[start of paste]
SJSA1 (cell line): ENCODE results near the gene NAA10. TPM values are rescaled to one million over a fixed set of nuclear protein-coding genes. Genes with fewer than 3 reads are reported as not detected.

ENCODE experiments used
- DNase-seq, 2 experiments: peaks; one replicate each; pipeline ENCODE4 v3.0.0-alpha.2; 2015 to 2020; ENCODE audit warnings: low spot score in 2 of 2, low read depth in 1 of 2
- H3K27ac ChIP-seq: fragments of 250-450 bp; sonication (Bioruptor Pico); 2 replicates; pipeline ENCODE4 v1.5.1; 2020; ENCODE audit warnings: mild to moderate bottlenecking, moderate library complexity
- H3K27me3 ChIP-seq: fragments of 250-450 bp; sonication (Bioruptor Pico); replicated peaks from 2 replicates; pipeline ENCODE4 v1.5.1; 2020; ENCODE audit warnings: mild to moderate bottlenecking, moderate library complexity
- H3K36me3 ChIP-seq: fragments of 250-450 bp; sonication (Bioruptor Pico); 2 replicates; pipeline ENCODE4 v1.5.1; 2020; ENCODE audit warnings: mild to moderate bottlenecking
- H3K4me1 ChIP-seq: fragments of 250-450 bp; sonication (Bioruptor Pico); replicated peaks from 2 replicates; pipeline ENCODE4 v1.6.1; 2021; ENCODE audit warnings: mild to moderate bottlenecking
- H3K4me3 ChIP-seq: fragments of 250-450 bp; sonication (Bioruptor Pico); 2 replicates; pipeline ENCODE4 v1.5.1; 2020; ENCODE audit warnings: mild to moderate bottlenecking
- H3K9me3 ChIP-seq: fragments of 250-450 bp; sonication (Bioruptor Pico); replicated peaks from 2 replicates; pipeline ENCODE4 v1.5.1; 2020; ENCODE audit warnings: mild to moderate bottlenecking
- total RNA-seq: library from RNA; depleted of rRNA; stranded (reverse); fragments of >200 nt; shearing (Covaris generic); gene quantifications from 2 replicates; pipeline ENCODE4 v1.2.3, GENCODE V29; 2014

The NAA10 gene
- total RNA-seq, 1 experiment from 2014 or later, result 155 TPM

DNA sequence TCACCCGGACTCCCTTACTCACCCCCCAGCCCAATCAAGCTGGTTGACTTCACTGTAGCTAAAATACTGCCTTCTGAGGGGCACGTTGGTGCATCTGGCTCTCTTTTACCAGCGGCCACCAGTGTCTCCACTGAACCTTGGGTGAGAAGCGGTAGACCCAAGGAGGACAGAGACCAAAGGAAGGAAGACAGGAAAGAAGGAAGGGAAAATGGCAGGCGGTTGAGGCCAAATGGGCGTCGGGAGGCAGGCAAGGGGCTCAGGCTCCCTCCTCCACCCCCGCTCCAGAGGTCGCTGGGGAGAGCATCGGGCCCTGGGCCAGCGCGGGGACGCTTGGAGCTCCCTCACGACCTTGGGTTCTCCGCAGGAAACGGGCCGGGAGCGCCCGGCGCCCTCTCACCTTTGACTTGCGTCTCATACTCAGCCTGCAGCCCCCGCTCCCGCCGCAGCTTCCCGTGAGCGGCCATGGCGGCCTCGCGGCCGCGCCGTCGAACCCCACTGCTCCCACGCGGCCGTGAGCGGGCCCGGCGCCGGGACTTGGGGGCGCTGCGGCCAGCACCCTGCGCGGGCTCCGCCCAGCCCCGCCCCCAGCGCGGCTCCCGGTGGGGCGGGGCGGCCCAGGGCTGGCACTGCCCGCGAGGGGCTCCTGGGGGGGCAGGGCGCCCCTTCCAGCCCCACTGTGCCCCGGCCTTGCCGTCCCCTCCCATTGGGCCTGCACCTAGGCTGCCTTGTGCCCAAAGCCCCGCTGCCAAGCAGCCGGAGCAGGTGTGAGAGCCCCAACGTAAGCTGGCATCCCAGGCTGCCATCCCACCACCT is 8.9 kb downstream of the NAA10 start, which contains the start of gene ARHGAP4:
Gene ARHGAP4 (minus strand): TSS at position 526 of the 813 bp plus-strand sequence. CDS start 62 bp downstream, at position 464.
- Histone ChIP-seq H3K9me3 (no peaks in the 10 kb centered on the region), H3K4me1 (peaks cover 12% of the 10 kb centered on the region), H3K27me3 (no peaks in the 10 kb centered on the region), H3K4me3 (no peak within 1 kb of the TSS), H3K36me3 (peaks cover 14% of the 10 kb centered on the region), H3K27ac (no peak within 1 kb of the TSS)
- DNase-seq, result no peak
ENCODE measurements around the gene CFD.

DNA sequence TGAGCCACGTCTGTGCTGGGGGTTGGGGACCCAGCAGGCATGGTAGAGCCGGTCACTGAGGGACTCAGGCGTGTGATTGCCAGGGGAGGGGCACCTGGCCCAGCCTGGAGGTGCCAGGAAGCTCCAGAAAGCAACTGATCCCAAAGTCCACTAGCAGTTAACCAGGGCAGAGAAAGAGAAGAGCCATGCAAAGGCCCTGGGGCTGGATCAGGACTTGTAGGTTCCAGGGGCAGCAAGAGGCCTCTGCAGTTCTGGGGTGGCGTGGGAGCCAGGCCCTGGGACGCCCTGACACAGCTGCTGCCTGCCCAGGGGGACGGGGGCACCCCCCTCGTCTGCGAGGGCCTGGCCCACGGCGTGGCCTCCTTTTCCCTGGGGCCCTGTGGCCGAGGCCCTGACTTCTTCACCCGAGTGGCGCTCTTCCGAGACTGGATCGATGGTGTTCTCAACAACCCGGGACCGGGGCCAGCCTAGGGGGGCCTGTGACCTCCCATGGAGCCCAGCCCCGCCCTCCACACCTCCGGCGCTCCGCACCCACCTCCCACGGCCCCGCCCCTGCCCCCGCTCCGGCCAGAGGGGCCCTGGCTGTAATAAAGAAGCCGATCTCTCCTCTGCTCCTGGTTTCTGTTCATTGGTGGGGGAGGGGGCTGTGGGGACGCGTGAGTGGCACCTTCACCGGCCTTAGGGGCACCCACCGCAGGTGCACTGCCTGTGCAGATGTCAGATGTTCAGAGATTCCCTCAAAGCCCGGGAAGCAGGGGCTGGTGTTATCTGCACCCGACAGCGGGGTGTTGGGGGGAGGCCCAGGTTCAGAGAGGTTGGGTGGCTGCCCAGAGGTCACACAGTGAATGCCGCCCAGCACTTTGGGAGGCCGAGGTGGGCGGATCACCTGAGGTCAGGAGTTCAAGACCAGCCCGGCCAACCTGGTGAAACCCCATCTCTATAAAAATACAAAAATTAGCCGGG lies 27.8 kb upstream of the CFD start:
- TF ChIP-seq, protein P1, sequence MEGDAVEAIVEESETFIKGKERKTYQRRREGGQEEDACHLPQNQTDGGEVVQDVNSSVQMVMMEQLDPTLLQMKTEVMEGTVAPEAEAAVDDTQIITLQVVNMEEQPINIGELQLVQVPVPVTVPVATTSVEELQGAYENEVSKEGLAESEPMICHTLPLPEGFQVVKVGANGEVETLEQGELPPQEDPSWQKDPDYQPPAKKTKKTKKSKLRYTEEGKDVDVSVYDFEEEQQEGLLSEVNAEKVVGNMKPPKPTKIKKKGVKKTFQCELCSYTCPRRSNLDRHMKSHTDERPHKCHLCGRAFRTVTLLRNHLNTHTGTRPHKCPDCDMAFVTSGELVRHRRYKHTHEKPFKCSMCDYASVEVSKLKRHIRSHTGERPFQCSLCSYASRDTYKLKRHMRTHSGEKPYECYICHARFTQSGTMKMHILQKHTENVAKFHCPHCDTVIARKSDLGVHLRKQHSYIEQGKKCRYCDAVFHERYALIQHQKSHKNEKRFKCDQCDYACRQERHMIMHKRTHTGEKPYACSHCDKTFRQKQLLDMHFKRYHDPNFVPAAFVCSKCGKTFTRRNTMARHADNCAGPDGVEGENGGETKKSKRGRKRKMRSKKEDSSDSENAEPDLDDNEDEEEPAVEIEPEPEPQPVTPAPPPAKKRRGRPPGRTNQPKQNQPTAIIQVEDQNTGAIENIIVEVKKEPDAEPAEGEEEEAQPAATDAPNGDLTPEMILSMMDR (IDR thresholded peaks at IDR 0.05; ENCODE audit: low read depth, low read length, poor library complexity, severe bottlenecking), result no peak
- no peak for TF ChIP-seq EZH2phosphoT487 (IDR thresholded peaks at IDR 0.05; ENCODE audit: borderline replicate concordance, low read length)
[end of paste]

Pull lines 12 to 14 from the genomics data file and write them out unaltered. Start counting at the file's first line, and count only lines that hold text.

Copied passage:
- total RNA-seq, 1 experiment from 2014 or later, result 155 TPM

DNA sequence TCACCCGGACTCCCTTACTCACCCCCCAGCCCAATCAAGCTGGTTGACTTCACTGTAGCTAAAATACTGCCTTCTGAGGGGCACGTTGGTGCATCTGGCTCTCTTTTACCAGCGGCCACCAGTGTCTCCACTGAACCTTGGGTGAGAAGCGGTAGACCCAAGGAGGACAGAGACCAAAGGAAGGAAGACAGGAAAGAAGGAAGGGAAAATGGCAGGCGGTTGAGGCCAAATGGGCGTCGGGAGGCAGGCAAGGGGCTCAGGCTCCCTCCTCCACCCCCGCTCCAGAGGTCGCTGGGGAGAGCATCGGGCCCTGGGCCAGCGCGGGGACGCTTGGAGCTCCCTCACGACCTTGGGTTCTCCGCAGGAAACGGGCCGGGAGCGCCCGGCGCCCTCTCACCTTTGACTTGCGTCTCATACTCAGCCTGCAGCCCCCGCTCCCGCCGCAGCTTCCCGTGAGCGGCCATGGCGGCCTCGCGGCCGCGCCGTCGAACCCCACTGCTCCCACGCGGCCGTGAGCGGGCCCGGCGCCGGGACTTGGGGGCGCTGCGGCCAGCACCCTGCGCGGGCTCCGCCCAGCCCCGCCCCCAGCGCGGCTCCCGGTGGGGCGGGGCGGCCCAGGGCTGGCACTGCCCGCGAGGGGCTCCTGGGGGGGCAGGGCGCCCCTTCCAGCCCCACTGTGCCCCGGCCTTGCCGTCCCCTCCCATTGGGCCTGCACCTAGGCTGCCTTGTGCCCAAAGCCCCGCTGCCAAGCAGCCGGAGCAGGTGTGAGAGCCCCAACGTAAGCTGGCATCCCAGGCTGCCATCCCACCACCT is 8.9 kb downstream of the NAA10 start, which contains the start of gene ARHGAP4:
Gene ARHGAP4 (minus strand): TSS at position 526 of the 813 bp plus-strand sequence. CDS start 62 bp downstream, at position 464.